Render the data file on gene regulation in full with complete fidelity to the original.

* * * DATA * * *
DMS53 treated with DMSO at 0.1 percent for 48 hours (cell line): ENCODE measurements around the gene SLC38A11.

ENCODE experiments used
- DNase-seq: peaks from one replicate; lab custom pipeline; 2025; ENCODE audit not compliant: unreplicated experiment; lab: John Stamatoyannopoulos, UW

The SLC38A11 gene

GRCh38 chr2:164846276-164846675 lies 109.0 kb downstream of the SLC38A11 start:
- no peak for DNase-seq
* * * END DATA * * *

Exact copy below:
DMS53 treated with DMSO at 0.1 percent for 48 hours (cell line): ENCODE measurements around the gene SLC38A11.

ENCODE experiments used
- DNase-seq: peaks from one replicate; lab custom pipeline; 2025; ENCODE audit not compliant: unreplicated experiment; lab: John Stamatoyannopoulos, UW

The SLC38A11 gene

GRCh38 chr2:164846276-164846675 lies 109.0 kb downstream of the SLC38A11 start:
- no peak for DNase-seq